Dimelza

Registered User
May 28, 2013
130
Oh goodness this takes me back! My dad used to tell everyone he hadn't seen me for months as I was very busy. At one stage he told one of my friends who happened to be at his neighbours and found him in the street, that I was in Australia for 3 months. He was so believable she text me to check I hasten to add I was visiting at least twice a day and fielding a dozen or so phone calls too.
As for remotes etc the bane of my life!! He used to take everything apart! In the end he was leaving it on all night anyway so we set his tv to show his programmes as mentioned above and took the remote away.
 

Onlyme

Registered User
Apr 5, 2010
4,995
UK
MIL used to put the phone back in the rest across rather than vertically down the phone. She was remembering phones as they used to be. It would disconnect her fall alarm as the alert signal couldn't be transmitted via the phone. We had to hide the remote as the TV 'broke' at least three times a day.
 

Livveywills

Registered User
Jul 11, 2015
57
If only I could program mums tv to play emerdale continuously on a loop, that and the nice people on the news are all she wants but she never puts the tv on at that time, and then gives up and goes to bed, then tells me that they don't have it anymore or they took it away, or the tv is broken.

It's one of the greatest frustrations of our day. As for the phone, mum has an age UK one with pictures to press on it. It is really simple, but she doesn't put it near her face, uses it more like a walkie talkie, but at a distance from the face. She can't hear us unless we shout like mad. We can't hear her - total chaos and then when she has had enough she just leaves the phone on the shelf and walks off. We can be yelling down if for a while before we realise that she's not even there anymore!
 

Onlyme

Registered User
Apr 5, 2010
4,995
UK
You have brought back memories of OH yelling down the phone to try to get her attention after MIL had gone off somewhere mid conversation.
 

Slugsta

Registered User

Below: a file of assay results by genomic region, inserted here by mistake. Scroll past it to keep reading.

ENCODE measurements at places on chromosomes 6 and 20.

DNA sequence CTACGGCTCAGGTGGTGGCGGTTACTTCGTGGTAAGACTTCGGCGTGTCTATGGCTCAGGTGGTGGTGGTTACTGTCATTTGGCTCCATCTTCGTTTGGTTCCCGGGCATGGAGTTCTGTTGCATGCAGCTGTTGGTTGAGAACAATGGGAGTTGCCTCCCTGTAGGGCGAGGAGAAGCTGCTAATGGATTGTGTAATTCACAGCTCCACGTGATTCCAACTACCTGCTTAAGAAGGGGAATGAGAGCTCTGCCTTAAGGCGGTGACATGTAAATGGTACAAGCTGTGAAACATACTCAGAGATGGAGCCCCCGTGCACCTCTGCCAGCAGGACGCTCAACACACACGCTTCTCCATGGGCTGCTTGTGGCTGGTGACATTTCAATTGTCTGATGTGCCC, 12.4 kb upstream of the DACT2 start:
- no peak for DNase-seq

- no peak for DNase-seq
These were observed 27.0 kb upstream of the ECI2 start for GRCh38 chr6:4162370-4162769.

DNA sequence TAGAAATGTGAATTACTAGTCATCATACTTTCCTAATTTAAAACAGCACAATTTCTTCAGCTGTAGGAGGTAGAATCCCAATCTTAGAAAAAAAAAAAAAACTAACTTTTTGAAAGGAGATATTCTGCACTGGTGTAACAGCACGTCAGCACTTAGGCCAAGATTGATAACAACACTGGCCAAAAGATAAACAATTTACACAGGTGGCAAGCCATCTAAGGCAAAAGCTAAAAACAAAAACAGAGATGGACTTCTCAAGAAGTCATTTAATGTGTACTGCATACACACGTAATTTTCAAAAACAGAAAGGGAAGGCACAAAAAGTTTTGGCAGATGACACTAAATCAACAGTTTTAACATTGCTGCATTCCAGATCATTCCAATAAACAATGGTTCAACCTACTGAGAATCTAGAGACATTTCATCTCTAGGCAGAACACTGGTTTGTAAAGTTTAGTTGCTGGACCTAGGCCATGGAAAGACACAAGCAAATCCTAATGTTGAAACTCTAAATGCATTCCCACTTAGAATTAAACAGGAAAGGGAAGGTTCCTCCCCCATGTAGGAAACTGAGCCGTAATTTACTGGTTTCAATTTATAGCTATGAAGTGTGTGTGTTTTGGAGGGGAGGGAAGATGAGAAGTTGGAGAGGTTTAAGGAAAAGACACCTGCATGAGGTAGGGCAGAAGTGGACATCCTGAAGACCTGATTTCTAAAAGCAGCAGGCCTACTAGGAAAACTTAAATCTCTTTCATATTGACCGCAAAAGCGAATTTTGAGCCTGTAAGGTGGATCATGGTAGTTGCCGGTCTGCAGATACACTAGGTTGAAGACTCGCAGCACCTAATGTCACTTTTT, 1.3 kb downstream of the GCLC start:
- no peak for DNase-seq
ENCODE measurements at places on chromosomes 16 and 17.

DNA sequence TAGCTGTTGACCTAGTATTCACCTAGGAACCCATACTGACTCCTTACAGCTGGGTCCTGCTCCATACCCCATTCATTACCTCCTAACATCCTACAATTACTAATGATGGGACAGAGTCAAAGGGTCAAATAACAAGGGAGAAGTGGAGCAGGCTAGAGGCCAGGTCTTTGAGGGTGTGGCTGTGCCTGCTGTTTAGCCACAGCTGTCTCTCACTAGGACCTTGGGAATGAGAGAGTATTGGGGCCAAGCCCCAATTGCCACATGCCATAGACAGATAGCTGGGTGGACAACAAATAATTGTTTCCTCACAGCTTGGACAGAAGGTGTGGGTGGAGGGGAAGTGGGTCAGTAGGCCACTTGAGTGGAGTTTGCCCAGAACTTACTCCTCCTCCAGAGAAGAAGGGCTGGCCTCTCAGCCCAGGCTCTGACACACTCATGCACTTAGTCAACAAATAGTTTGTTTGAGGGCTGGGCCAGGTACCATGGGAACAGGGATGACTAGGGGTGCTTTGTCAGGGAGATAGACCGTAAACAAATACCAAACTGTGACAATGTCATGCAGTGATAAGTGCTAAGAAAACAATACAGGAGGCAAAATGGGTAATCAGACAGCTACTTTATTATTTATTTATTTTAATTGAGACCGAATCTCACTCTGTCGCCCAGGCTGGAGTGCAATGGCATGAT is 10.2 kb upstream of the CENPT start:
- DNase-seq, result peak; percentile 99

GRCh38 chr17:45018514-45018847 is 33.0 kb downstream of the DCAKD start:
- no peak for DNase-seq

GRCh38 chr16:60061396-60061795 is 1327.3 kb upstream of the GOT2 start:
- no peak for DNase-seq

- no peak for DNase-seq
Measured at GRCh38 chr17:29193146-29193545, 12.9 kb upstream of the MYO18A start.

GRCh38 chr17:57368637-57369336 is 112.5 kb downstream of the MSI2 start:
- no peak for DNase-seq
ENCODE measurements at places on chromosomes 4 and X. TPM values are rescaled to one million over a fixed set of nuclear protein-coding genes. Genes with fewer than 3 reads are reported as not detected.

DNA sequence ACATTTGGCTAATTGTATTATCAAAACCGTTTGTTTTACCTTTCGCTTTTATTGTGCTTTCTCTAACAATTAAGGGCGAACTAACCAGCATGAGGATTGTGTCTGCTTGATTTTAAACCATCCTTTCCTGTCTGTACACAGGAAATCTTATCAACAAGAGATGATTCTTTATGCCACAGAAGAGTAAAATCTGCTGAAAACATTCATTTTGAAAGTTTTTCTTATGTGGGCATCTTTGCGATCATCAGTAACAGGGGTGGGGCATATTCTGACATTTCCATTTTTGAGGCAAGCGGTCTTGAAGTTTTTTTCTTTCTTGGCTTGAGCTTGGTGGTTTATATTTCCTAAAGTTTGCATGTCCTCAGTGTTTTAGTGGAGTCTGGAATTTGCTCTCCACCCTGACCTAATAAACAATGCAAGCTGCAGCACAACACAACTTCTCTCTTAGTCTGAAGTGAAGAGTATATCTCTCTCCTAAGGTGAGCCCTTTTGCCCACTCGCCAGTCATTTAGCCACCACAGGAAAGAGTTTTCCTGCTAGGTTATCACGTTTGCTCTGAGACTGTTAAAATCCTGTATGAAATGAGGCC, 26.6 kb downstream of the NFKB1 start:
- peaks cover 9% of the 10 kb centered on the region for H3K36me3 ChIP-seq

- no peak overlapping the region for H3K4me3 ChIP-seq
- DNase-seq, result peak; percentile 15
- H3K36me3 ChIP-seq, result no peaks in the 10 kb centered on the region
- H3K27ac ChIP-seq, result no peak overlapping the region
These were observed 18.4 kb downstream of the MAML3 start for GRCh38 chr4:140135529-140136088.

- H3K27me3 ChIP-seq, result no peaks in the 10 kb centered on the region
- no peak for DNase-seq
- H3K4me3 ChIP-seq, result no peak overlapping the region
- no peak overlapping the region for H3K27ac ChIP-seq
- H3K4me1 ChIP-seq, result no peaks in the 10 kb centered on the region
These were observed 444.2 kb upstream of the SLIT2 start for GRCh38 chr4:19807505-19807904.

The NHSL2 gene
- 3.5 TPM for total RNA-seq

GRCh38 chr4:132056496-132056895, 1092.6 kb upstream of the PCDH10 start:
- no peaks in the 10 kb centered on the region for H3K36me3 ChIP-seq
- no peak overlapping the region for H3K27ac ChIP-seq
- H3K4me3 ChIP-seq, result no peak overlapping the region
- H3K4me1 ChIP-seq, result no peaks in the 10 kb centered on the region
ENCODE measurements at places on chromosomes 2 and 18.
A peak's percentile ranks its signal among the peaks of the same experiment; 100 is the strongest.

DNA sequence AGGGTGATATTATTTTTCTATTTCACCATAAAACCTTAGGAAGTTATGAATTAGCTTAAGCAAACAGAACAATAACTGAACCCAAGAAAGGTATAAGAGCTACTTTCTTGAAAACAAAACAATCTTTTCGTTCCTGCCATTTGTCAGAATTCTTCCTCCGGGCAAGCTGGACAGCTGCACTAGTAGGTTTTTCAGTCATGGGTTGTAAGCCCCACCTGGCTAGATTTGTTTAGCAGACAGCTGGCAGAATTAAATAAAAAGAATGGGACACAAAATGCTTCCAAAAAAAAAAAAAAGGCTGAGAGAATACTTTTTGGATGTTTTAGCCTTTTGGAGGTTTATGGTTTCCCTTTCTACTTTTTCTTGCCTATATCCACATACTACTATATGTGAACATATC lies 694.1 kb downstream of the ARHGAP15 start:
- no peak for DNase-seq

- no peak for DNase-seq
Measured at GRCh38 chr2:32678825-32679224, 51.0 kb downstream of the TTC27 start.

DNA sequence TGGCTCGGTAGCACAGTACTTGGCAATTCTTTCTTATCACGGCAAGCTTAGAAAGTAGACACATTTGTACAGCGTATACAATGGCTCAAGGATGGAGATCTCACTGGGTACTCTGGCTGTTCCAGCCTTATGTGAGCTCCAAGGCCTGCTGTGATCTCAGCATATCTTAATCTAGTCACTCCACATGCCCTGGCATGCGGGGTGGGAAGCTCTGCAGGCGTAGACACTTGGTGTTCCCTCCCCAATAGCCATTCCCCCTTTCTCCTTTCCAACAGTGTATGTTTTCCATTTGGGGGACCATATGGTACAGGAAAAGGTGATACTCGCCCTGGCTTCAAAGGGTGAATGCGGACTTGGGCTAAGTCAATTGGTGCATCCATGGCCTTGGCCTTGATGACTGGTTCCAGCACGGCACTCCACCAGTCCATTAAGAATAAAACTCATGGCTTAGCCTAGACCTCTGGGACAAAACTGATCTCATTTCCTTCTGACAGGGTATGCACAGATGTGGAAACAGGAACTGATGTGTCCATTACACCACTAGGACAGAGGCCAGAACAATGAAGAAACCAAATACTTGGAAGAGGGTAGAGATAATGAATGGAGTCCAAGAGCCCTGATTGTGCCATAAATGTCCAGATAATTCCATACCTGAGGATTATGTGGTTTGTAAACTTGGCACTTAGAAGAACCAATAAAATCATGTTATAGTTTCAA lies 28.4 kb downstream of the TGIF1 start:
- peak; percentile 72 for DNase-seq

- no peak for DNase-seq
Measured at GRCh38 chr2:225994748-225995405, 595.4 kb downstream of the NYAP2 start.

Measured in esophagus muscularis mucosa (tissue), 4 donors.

Aug 25, 2015
2,761
South coast of England
Reminds me of the time I, foolishly, asked Mum to go and do something then come back to me. It took quite a lot of shouting down the phone before I could attract her attention again. I am learning - slowly :)
 

Doghouse

Registered User
Dec 30, 2015
15
Folkestone, Kent
Mum has now decided that she doesn't even want to mention the word television as it upsets her to much as she can no longer remember how to use it. Everyone that goes in gets asked to explain how it works but it just makes matters worse. The trouble is that mum keeps fiddling and that sometimes makes it worse.
 

Pickles53

Registered User
Feb 25, 2014
2,474
Radcliffe on Trent
Reminds me of the time I, foolishly, asked Mum to go and do something then come back to me. It took quite a lot of shouting down the phone before I could attract her attention again. I am learning - slowly :)
Me too, I have vivid memories of trying to talk mum through which buttons to press on the remote by phone. Eventually I learned that the answer was to phone a very kind neighbour who would go in and sort it out.

I was also very poor at finding things she had lost in the house from 60 miles away, she was very disappointed that my psychic powers didn't work well enough.

PS this thread should be mandatory reading for student engineers and others who are trying to design anything for dementia sufferers...
 
Last edited:

Moorcroft

Registered User
Nov 4, 2015
70
I really relate to this issue. Mum has forgotten how to use a number of electronic gadgets. TV remote isn't an issue because she no longer watches TV, due to her poor eyesight. But, she has forgotten how to use her mobile phone and claims she never knew. She no longer reads emails or uses her PC for anything except playing Patience. And, when she saw the psychiatrist last week, she complained that my brother and I bought her an iPad but never showed her how to use it (actually did about one million times).

The worst thing is that she keeps leaving the phone off the hook. She doesn't notice the whining. That's a safety issue. Is there a solution?
 

Moorcroft

Registered User
Nov 4, 2015
70
Thanks for that. The problem at the moment is that mum has a cordless phone by her bed. That's the one she leaves 'off the hook'. She is moving in the next couple of months, and I will make sure that in her new home we only have corded phones.
 

Tessi

Registered User
Aug 9, 2014
26
Thanks for that. The problem at the moment is that mum has a cordless phone by her bed. That's the one she leaves 'off the hook'. She is moving in the next couple of months, and I will make sure that in her new home we only have corded phones.
On many occasions I will be having a telephone conversation with my mum when she lays the phone down and will go off to look for something and carry on talking! Her voice becomes more and more distant and then she can't understand why she can't hear me!